Listening

Sometimes when I don’t write anything of substance for a few weeks it’s because I honestly don’t have anything to say. And sometimes it’s because I have so much to say that I can’t figure out a coherent way to get it down in writing and/or I’m afraid of the response. This is one of those times.

I’ve written several times in the past few weeks how BlogHer made a huge impact on me. One of the biggest impacts was how groups of people are treated in our country, whether that be because of their race, sexual orientation, mental health status, or whatever. And to be honest, before I really didn’t think about it much at all. Embarrassing as it is, I’m so privileged that in my small little universe, it really never affected me. In most areas, I’m in the majority and therefore have grown up and live with the comforts that come from being in that majority. I’m white. I’m Christian. I’m straight. I’m college educated. I’m middle class. I’ve never had to consider how my race or status in society affects anything I do.  I do, of course, live in the disability community, but even there, my family has been treated extremely well. Sure, Grayson’s illness and disabilities make life more difficult, but I can’t think of one instance where we have been discriminated against because of it, and I can think of many, many instances where we’ve been blessed in the midst of those difficulties. We’re lucky.

There was a lot of discussion at BlogHer about race and racism in America, and the conversations that surround it. Kristen Howerton, a blogger I respect greatly, said if you aren’t participating in the conversation yet to first just listen. Pay attention. Don’t join in if you are still ignorant.

So that’s what I’ve been doing. This week, with the Ferguson situation unfolding, I’ve been reading a lot. Listening a lot. I’m not ready to publicly jump in this conversation just yet, but I do think I’m a little less ignorant and a lot more open minded than I was a month ago. I don’t really actively participate in Twitter much, but I’ve learned so much by following conversations led by activists there. I’ve read a lot of blog posts on Ferguson, both by blacks, whites, conservatives and liberals. I’m learning a lot, and really trying to understand how it must feel to live in America and not be white.

What’s really interesting to me is if I hadn’t started following these people on Twitter or started really paying attention, I don’t know that I would even realize or more than a minute’s thought to what’s happening in Missouri. I usually have the Today Show on in the mornings, and their reports have been no more than a few minutes. My Facebook newsfeed, except for the posts by bloggers/activists I don’t know in real life, has exactly ZERO posts on Ferguson. Ryan’s is the same way. No one (that I know personally) in my community is talking about this, at least online. I think there’s something really wrong about that. And I would be a total hypocrite if I didn’t include myself as part of the problem. I haven’t posted about it, or been talking about it to my friends and family. It’s part ignorance, and a lot fear of saying the wrong thing and offending someone.

I hope we can start talking about it. I hope we can talk about it online. I hope we can talk about it at church, because another thing I’ve learned in the past few weeks is Christians often don’t confront issues that should be confronted. If we claim we love our neighbors, we need to actually love them, and we can’t love them unless we make an effort to understand them and their struggles. And ignoring what’s happening is not the answer.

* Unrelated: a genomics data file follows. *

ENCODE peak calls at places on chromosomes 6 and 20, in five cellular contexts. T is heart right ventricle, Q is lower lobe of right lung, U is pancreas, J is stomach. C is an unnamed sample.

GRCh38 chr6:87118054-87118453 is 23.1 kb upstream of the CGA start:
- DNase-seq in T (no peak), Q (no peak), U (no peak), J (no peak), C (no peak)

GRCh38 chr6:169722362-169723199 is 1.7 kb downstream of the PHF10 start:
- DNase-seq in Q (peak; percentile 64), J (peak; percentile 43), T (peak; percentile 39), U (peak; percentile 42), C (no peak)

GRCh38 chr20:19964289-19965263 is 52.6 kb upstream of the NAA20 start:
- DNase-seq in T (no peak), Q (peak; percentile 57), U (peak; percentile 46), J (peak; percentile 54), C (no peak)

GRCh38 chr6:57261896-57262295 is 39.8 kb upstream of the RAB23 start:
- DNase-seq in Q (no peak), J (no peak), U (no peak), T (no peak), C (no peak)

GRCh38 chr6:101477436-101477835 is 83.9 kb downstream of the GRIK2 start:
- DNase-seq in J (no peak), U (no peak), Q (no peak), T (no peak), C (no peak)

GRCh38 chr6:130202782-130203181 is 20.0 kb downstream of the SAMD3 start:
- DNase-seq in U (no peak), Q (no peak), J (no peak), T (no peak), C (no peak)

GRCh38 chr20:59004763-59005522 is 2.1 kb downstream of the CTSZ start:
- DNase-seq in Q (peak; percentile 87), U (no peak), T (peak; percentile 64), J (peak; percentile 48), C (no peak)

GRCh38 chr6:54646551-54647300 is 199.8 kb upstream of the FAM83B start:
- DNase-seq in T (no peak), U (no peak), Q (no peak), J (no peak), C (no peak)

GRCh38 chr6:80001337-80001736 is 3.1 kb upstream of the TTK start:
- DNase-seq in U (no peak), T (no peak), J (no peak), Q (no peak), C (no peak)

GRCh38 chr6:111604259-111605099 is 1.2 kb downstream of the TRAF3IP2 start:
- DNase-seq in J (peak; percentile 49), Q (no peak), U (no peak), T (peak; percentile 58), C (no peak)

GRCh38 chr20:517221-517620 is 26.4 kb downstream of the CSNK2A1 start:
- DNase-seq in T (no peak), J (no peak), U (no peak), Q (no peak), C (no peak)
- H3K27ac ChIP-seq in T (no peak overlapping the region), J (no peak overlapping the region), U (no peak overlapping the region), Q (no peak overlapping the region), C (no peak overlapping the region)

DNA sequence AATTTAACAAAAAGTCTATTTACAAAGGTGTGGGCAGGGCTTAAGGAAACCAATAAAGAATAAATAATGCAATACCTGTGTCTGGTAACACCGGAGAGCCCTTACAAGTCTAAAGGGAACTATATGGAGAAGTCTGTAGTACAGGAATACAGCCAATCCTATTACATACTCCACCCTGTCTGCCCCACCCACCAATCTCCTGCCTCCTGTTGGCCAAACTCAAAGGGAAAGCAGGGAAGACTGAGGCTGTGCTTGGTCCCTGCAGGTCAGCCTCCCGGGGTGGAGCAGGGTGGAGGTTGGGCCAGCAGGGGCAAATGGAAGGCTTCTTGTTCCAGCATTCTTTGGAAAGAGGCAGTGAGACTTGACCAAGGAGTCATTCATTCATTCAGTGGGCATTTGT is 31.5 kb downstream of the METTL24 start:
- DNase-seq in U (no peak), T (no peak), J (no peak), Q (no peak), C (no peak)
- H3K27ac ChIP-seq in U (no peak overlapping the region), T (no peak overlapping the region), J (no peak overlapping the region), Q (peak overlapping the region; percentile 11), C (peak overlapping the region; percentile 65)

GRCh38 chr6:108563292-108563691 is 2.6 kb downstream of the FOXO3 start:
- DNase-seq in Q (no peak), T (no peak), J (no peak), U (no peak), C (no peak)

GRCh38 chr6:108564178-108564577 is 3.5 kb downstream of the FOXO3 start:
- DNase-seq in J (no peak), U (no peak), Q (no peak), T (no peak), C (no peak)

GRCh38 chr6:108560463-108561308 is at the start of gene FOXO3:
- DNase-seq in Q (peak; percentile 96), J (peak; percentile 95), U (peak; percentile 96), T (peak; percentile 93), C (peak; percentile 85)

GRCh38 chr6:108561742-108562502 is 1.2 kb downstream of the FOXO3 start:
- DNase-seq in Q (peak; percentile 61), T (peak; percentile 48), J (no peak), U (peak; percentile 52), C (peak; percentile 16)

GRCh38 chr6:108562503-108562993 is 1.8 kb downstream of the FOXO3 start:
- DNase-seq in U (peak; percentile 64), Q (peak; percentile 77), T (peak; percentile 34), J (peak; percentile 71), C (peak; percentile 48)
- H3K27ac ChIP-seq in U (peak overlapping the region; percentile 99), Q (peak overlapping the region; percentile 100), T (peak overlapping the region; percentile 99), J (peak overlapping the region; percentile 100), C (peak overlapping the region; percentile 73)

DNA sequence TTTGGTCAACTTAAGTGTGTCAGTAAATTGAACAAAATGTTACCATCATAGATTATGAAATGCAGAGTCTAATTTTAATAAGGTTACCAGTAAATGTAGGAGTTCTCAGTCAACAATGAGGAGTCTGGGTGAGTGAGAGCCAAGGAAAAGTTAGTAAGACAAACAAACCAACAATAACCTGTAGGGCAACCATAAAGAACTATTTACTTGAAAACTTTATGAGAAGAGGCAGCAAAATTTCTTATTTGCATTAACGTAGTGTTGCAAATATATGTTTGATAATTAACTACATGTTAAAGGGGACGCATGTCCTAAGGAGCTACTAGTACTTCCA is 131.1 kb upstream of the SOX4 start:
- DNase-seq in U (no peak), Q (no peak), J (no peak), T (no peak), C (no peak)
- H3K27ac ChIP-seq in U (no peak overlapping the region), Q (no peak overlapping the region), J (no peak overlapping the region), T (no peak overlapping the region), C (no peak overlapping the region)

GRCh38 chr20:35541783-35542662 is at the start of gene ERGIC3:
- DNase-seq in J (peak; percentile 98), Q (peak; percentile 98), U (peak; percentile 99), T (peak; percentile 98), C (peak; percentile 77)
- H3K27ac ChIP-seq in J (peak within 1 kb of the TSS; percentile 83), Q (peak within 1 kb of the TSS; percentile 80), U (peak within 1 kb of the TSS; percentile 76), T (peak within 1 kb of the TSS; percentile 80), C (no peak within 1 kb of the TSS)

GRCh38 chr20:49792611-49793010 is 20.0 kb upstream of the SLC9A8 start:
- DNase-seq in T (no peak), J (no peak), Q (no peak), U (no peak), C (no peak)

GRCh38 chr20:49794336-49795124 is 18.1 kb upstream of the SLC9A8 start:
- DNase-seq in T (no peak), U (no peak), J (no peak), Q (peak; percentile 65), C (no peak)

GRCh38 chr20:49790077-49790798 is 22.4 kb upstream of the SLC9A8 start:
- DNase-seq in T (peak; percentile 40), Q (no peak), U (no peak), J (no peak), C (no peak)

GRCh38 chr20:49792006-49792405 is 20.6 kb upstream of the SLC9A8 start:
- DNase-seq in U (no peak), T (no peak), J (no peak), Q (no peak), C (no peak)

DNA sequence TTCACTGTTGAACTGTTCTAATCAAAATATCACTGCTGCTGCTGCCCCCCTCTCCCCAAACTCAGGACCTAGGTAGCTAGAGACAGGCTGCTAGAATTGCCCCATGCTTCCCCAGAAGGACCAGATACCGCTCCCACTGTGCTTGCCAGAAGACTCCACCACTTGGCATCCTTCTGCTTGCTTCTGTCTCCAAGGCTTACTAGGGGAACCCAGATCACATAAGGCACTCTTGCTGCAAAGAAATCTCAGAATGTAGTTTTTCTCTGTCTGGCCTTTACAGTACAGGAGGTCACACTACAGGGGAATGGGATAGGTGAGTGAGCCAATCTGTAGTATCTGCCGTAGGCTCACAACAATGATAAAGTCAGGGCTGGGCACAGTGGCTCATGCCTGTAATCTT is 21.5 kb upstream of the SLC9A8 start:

All this makes me uncomfortable. It makes me nervous. It makes me really afraid to even post this. But I think it’s important, and I’m glad, despite being made uncomfortable, that I’m now really listening, and learning.

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4 thoughts on “Listening

  1. It blows my mind when people say racism doesn't exist anymore. I see. I hear it. And it hurts me deeply.

    I think something that changed my perspective was watching the movie “The Help.” I know, I know, how trite, but when I put it in the context that it was only a few decades ago, it becomes a game changer. My parents grew up in a generation where that was all okay. Only a few decades.

    I am fortunate at my job that we can discuss this topic in great detail (college classroom). My students share experiences that often bring me to tears. I pray that we can all open our hearts to accept the injustices in our culture and realize that we are all children of God and change needs to be made.

  2. Thanks for your comment on my post and for writing this one. Listening can be hard too. I read some really challenging points of view, and at first it was really hard to read the generalizations about white people and not be like, “I'm white and I don't do that!” But the point is that they're having these experiences. (Going to Blogher sounds awesome. I wish I'd gone when it was in Chicago last year while I still lived there!) What's your twitter name – I don't follow you, do I? (with 700+ it's starting to be hard to keep track, ha.)

  3. I look at my children and I am sometimes gripped with fear about what their experiences as young, black men will be. I try to educate myself and them, but I often feel inadequate. And so damn scared. Thank you for talking about.

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